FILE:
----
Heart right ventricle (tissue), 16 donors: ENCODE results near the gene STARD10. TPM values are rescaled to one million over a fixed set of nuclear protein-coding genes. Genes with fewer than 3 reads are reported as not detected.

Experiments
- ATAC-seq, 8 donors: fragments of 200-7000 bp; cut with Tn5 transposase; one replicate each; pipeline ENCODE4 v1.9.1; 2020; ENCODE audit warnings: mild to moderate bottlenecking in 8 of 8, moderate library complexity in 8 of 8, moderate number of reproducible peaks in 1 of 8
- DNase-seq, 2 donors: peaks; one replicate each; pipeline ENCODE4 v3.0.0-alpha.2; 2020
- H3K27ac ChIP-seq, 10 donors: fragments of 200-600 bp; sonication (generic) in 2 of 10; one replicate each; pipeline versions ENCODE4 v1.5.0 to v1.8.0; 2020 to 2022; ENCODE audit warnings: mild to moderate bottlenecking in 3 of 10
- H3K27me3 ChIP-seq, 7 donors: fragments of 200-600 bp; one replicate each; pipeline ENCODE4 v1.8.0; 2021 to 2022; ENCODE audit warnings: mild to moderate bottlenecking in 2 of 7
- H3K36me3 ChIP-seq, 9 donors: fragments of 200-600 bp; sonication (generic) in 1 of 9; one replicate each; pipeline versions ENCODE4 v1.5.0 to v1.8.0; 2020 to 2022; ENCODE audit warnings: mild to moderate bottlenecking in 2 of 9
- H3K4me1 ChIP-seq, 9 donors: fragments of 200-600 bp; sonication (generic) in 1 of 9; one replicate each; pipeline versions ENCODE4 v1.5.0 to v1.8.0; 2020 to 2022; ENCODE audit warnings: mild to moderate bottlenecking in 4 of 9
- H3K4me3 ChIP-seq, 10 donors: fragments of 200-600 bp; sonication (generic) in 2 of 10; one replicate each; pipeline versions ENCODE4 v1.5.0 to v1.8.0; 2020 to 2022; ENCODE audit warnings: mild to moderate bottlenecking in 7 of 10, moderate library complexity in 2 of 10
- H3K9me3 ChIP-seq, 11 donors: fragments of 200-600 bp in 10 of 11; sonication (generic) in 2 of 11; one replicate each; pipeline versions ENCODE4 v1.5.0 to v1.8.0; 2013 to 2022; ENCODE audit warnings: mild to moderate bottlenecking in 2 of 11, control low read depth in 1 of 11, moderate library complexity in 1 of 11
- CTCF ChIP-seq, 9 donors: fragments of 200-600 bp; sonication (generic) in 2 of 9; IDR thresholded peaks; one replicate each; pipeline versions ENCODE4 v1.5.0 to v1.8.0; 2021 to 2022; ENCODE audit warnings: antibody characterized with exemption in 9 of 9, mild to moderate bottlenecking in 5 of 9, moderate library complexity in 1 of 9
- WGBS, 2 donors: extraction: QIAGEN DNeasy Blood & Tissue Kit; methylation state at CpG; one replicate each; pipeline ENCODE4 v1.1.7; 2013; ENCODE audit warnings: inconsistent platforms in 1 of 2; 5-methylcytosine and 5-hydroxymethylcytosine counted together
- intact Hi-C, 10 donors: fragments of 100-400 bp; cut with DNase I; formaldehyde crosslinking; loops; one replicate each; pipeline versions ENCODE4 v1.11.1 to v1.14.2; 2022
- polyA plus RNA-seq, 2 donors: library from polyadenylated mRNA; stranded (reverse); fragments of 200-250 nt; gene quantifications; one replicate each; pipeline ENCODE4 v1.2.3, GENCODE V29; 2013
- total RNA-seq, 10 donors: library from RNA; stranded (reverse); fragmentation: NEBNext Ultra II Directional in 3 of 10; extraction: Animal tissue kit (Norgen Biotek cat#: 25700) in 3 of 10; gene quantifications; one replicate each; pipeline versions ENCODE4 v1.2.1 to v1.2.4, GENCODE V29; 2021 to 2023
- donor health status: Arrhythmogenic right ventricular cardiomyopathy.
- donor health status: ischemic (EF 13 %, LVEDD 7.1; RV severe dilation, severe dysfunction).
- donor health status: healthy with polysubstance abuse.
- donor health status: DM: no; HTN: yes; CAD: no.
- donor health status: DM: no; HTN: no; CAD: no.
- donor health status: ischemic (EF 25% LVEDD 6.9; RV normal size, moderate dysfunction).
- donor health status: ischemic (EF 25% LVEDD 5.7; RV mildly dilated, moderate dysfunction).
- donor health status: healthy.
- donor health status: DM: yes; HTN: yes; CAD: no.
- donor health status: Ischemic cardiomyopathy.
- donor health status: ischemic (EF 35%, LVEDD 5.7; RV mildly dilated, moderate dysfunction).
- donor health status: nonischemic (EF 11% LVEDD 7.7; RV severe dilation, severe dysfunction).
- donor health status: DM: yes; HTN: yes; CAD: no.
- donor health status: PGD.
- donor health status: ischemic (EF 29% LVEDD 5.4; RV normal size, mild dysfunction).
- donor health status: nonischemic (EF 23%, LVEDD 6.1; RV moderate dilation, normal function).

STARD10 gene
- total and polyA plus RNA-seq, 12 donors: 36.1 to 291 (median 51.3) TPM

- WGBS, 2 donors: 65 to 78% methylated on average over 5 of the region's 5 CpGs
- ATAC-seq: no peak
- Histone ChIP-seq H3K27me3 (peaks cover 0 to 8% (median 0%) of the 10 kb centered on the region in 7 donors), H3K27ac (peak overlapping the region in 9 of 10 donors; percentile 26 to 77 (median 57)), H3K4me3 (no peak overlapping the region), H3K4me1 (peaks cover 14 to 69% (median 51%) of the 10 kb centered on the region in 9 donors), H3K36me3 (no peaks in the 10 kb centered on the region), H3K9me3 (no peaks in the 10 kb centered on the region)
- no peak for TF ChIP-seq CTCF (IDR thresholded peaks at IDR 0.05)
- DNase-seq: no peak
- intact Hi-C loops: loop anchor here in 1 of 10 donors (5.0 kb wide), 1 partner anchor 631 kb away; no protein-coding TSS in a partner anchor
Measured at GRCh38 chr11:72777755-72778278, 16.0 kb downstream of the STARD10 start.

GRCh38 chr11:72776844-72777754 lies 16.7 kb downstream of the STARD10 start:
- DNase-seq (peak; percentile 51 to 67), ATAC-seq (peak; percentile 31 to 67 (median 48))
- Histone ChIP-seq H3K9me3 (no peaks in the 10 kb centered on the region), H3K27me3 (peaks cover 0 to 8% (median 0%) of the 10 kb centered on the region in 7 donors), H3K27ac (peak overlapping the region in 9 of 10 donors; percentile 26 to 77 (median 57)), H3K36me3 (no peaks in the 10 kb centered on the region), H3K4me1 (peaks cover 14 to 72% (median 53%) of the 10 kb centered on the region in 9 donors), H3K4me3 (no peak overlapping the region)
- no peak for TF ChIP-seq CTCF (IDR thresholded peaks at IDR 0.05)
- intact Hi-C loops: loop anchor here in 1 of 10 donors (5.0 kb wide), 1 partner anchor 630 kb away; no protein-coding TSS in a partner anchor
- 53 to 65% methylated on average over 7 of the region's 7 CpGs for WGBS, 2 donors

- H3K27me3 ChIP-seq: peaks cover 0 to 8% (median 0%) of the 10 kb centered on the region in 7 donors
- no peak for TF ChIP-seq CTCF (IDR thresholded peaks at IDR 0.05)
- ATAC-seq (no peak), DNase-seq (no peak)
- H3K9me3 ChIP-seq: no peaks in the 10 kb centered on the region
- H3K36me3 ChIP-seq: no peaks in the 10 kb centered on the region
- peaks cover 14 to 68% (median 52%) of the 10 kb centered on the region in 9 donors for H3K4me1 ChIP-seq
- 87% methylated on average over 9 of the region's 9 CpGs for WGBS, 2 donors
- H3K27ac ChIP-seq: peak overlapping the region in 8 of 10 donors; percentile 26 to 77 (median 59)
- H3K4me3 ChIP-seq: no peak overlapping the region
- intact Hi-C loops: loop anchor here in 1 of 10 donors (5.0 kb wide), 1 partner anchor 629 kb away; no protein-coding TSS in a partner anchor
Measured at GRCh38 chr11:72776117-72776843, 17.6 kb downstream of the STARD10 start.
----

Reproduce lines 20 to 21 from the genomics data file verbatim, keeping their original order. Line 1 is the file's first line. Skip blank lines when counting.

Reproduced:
- donor health status: DM: no; HTN: no; CAD: no.
- donor health status: ischemic (EF 25% LVEDD 6.9; RV normal size, moderate dysfunction).